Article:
- The Washington Times - Tuesday, June 9, 2015


The Iowa caucuses are a throwback to the old days of politics: candidates stumping across the state and meeting thousands of people, who then gather in churches and schools to select delegates — a lively process that takes hours. 

But this time around, technology is going to force its way into the process.

Both parties have announced new systems to tally the votes during the arcane caucuses. And top party officials will use new apps to report their results to party headquarters in Des Moines during the first-of-the-cycle elections.

The new systems, powered by Microsoft’s Azure cloud platform, “was built by the tech giant in collaboration with its partner InterKnowlogy, which also made CNN’s Magic Wall election result reporting tool,” ITWorld reports. “It replaces a set-up that required precinct representatives to call into automated phone systems with no way of authenticating whether the person was authorized to do so and then record votes using their phone’s keypad. Representatives also mailed paper records to the party’s central office.”

That’s right — mailed, as in snail-mailed. That process led to huge problems. In 2012, the state GOP reported that Mitt Romney won the caucuses, which immediately vaulted him into front-runner status. But it turned out two weeks later that Rick Santorum actually won by 34 votes.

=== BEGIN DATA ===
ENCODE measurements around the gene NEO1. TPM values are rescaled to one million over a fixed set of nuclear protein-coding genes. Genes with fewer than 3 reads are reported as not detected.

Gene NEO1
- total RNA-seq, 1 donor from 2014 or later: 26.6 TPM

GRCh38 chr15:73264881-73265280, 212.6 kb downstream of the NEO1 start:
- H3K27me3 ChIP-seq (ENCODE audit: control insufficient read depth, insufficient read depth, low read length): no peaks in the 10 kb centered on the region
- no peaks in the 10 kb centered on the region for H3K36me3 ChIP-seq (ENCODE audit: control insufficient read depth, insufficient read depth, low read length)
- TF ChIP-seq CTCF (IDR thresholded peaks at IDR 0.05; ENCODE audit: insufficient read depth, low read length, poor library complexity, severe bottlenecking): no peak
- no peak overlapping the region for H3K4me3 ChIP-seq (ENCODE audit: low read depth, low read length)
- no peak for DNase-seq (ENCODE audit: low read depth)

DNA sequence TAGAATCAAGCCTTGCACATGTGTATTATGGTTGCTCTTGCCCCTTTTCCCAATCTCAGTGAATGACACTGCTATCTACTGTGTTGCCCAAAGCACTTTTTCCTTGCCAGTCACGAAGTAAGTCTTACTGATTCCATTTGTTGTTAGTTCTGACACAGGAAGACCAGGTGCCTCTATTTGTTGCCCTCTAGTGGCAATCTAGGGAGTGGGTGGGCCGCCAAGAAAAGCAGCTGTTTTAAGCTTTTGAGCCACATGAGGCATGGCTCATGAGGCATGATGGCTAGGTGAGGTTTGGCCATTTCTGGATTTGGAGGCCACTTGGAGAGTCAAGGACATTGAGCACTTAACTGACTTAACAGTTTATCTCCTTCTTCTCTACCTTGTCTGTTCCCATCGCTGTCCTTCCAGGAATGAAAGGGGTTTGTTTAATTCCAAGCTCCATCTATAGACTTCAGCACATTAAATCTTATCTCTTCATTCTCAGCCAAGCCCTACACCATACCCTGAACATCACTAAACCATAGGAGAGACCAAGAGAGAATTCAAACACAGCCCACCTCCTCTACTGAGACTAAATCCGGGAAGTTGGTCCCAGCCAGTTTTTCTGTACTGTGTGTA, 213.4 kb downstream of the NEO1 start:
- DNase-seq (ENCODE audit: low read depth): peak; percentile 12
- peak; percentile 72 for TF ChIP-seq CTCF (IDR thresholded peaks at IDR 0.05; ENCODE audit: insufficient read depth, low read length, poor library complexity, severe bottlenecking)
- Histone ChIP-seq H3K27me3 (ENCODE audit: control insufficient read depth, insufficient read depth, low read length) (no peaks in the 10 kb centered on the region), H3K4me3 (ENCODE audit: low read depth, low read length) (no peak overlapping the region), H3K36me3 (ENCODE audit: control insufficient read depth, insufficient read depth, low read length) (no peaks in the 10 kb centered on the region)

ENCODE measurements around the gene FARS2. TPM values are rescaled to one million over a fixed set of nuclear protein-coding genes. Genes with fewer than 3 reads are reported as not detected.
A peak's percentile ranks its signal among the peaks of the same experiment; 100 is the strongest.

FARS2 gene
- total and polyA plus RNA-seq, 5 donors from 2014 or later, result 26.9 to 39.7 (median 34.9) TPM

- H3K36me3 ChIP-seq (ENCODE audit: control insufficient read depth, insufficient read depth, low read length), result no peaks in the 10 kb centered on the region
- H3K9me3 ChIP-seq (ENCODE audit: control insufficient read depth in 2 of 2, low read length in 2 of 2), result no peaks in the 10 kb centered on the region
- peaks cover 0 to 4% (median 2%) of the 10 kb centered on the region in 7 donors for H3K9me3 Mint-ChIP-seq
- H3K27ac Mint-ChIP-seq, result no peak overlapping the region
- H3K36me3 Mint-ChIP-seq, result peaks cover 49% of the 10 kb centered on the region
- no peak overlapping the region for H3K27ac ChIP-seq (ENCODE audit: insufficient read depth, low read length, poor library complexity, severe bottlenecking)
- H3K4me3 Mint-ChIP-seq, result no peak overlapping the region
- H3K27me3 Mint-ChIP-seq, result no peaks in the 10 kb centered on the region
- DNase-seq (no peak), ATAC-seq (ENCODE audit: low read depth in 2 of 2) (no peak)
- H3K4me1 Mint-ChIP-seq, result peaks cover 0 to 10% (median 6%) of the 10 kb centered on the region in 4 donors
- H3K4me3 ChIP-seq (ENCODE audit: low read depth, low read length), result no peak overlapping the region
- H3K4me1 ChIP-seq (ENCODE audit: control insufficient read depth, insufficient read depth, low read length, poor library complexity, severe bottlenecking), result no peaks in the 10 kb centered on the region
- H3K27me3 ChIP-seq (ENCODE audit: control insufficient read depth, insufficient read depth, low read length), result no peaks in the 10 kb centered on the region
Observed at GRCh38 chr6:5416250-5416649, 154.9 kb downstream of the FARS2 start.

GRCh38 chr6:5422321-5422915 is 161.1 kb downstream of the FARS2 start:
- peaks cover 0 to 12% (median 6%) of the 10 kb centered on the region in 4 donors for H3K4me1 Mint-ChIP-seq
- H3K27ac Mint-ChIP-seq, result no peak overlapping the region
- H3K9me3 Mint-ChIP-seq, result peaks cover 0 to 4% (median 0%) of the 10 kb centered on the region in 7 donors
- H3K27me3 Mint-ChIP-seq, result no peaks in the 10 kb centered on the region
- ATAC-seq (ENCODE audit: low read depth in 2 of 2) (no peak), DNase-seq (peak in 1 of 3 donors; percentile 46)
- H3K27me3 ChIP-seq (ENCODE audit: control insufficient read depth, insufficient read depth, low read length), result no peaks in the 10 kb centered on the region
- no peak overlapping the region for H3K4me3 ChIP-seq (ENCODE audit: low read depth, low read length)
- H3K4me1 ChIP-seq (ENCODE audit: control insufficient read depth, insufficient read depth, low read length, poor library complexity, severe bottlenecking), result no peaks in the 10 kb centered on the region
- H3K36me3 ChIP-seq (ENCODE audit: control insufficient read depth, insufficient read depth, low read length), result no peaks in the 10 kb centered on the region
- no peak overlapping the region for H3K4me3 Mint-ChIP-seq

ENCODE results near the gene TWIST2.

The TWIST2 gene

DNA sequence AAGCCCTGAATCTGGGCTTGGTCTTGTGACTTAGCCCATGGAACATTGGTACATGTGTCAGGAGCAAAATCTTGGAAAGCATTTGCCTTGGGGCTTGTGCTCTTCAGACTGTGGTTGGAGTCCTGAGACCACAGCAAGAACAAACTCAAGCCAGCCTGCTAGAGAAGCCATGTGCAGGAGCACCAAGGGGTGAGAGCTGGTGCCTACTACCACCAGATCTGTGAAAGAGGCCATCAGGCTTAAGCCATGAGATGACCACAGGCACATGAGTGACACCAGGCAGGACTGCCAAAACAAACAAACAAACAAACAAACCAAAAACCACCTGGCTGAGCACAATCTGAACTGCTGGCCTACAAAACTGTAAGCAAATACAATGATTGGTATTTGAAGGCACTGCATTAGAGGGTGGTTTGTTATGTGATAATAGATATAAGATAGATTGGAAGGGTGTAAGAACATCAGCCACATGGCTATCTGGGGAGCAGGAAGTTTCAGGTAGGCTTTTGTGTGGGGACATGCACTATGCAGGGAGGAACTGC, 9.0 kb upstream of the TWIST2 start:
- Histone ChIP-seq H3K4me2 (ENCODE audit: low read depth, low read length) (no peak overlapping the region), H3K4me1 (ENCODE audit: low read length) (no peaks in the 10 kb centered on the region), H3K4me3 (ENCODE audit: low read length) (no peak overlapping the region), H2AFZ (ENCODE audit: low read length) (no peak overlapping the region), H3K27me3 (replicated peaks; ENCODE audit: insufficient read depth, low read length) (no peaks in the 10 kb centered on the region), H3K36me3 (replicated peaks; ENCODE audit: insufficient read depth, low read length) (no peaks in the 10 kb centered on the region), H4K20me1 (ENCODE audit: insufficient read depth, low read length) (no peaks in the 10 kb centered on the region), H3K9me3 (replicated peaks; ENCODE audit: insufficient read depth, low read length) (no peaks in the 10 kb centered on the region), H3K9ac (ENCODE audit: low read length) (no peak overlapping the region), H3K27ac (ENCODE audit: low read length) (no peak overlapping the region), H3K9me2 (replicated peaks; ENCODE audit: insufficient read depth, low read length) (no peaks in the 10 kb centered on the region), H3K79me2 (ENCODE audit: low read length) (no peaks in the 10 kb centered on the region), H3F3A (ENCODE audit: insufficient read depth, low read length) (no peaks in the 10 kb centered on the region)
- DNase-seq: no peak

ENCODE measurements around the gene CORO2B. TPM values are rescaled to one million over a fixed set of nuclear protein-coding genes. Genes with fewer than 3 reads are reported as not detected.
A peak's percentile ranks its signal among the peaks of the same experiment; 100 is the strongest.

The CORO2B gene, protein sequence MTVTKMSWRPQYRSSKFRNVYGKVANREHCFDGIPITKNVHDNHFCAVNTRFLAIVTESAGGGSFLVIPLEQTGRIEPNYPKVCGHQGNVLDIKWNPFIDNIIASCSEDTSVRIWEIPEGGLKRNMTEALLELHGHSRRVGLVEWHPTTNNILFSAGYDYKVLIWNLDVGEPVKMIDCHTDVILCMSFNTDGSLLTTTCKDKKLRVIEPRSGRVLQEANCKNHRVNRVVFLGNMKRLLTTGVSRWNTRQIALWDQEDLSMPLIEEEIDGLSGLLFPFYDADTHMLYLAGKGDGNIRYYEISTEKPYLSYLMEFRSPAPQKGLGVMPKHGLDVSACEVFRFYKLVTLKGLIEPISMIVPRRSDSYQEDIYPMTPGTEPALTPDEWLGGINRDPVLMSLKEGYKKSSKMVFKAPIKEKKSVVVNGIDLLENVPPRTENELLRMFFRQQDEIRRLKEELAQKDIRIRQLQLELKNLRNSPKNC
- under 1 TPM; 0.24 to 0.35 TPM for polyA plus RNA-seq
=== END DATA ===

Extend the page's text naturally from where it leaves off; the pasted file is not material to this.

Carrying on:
What’s more, the state Republican Party never even received results from at least eight precincts.

“I don’t think any of this is being driven by past mistakes,” GOP state party Chairman Jeff Kauffman. “I think this is looking forward and continuing to do everything possible to make sure the rest of the country realizes we deserve to be first in the nation.”

“Microsoft’s new system not only provides for easy transmission of election results, but it also allows party administrators to view results as they come in and will automatically identify potential problem areas. Election officials can then contact the precinct representative to clear anything up. It also means that tech experts will be lending their security know-how to the process, which is a good sign since the Iowa Democrats’ press release announcing the system included spammy advertisements Friday for discount pharmaceuticals,” ITWorld reported.

“No matter where you live in Iowa, the reporting app will provide secure, efficient, and accurate results for the first-in-the-nation Iowa caucuses,” said Andy McGuire, the state’s Democratic Party chairwoman.  

 

 

 

 

 

 

 

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